“We are presented with a large number of ideas and funding requests. Companies and initiators or project managers sometimes come up with the most wonderful plans, which usually cost a lot of money and are very risky. Separating the good from the bad takes a lot of time and energy, but it must be done. We have now seen about two hundred propositions. Of those, three have passed our selection criteria, including the direct investment in NET2GRID. And there are currently about ten more proposals from companies or projects that have a serious chance of getting into our ANET portfolio. The rest have been rejected.”

 

In addition to these direct investments, APG is building a portfolio of fifty start-ups with partner Rockstart. What are some of the things you are investing in?

“Rockstart will be selecting this group over the next five years. Each year, an average of eight to ten start-ups will be added to the portfolio. They are working on digitizing the energy transition in all sorts of ways through data applications and digital technologies, such as energy-efficient homes, smart meters or software for grid operators to help them manage their energy networks better. Through Rockstart, one company we have now invested in is Starke Energy, which manufactures “smart” batteries that use energy when it is needed but feed it back to the grid when there is a surplus. Another investment is Bia Power, a company that makes software that detects ups and downs in supply and demand on the power grid. This enables consumers to charge at optimum times, which keeps the electricity grid in balance and makes batteries last longer. Some of the fifty companies that we will eventually acquire will continue to grow successfully and may come back to us for follow-on funding.. The same applies to the companies that we have invested in directly. We have already set aside part of the 250 million euros for these follow-up investments; we call that ‘dry powder’.”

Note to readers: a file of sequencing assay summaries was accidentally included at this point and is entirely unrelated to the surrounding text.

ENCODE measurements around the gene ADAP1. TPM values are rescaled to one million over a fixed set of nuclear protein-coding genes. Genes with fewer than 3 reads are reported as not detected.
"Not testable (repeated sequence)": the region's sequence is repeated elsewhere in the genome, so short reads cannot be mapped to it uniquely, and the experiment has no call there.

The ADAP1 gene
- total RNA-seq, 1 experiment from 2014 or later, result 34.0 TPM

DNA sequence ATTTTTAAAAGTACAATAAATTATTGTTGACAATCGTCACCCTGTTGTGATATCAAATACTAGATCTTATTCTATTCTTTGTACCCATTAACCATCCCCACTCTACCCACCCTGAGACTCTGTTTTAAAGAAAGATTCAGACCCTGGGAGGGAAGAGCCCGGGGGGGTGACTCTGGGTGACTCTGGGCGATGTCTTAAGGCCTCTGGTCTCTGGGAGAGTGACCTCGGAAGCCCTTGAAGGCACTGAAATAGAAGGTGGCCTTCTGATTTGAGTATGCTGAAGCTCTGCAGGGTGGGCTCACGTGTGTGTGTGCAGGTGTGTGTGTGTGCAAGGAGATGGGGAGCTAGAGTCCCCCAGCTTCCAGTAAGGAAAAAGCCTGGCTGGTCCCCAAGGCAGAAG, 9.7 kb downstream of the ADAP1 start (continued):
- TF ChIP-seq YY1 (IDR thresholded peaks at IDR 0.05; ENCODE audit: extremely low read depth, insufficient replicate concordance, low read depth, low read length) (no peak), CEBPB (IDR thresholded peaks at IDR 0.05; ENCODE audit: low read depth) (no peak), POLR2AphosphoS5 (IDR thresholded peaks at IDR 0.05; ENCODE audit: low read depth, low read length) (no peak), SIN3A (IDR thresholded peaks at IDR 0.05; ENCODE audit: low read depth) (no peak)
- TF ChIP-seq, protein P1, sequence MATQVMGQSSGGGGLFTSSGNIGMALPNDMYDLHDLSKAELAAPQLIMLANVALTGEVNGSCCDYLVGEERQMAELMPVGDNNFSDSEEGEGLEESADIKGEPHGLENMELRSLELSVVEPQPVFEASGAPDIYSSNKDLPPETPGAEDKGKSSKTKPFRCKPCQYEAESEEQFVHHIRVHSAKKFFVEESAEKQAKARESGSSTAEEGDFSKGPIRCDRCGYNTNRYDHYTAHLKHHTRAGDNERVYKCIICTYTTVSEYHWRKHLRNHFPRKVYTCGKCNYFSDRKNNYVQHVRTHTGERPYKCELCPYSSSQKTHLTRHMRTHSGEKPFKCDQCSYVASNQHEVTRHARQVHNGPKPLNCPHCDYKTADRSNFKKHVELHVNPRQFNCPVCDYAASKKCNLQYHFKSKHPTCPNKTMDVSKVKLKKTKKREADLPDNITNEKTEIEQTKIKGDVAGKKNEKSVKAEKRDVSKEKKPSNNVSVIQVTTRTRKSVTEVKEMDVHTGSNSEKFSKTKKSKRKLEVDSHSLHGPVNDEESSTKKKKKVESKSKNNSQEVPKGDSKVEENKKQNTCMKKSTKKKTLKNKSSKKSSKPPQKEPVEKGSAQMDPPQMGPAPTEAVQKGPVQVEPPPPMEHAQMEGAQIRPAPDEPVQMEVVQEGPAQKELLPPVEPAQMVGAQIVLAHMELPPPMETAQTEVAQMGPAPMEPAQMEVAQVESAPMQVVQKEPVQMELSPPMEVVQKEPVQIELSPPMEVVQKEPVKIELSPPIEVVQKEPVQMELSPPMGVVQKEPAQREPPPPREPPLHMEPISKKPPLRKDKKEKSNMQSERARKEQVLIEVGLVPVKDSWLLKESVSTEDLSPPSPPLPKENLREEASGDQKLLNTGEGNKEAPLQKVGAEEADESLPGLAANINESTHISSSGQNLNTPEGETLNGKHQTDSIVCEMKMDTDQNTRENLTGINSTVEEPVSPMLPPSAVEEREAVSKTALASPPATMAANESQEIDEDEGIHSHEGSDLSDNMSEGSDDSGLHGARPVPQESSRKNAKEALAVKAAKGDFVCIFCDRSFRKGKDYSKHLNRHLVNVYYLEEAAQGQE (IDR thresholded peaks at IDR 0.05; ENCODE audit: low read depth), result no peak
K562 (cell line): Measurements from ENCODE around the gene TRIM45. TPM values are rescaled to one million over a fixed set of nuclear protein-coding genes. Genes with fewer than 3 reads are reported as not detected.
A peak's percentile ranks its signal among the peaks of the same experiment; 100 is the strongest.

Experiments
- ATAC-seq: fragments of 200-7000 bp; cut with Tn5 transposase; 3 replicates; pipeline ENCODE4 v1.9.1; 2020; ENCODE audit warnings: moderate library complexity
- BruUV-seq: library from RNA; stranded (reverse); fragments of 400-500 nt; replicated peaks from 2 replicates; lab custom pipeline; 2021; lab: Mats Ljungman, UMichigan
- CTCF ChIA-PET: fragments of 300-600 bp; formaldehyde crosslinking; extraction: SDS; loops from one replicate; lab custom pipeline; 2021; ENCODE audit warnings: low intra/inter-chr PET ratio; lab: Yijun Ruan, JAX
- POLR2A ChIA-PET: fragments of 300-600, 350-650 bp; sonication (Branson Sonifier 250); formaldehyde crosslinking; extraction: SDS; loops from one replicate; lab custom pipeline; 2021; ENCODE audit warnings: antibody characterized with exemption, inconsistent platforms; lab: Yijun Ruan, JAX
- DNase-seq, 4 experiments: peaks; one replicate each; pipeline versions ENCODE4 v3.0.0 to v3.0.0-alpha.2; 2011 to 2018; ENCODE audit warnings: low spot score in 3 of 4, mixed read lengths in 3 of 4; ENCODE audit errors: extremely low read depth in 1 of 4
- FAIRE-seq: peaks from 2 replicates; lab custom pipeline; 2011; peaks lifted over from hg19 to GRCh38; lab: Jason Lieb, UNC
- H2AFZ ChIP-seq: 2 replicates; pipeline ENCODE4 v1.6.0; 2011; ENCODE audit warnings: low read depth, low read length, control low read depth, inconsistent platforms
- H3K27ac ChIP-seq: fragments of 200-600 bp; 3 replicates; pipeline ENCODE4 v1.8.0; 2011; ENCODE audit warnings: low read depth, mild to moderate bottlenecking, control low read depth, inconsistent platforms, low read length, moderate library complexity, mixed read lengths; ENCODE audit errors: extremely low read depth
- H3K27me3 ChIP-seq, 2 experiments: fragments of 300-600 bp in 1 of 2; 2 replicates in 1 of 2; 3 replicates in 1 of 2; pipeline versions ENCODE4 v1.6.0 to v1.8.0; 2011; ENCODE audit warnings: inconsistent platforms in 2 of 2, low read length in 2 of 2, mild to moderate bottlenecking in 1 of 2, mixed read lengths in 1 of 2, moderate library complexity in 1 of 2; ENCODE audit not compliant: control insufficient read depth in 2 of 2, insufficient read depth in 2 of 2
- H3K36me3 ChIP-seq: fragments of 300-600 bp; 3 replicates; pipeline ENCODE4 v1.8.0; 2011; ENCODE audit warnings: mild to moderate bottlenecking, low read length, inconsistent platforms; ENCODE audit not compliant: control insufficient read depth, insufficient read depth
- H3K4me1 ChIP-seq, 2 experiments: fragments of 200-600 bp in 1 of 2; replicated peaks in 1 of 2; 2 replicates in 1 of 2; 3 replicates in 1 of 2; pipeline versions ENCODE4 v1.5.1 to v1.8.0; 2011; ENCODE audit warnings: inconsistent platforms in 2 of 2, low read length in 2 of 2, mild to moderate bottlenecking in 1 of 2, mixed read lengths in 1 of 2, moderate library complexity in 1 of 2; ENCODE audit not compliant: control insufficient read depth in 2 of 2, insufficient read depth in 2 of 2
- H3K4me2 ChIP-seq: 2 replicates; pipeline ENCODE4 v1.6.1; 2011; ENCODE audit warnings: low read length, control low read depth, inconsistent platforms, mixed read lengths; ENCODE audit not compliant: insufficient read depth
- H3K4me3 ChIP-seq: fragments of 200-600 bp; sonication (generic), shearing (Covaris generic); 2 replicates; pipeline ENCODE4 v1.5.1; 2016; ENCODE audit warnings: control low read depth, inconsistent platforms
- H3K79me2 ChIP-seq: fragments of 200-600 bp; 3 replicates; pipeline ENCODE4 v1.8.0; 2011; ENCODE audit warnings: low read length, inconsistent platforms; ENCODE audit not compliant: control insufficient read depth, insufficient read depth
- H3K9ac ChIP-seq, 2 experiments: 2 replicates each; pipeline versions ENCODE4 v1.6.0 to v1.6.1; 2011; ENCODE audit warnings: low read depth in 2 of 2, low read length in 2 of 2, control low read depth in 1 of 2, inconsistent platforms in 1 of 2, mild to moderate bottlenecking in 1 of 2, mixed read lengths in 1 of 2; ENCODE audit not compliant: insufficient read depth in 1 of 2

Isn't investing in start-ups that innovate in the field of energy transition far too risky for a pension fund? It remains to be seen whether such an investment will generate a return.

“The latter is true. For APG, the most important thing is that we can always provide the members of our pension funds with a good pension. At the same time, we want to contribute to a livable, sustainable world. In our experience, these two principles go hand in hand. That includes investing in the energy transition. But within this sector, for us as investors, the return really comes first, so that we can always guarantee the pensions. As for the risks, in the short term they are there. But in the long run, the risks average out; the risk profile, i.e. the compensation for the risk you take, is the same as for other investments in the long run.”  

 

What kind of returns are you assuming?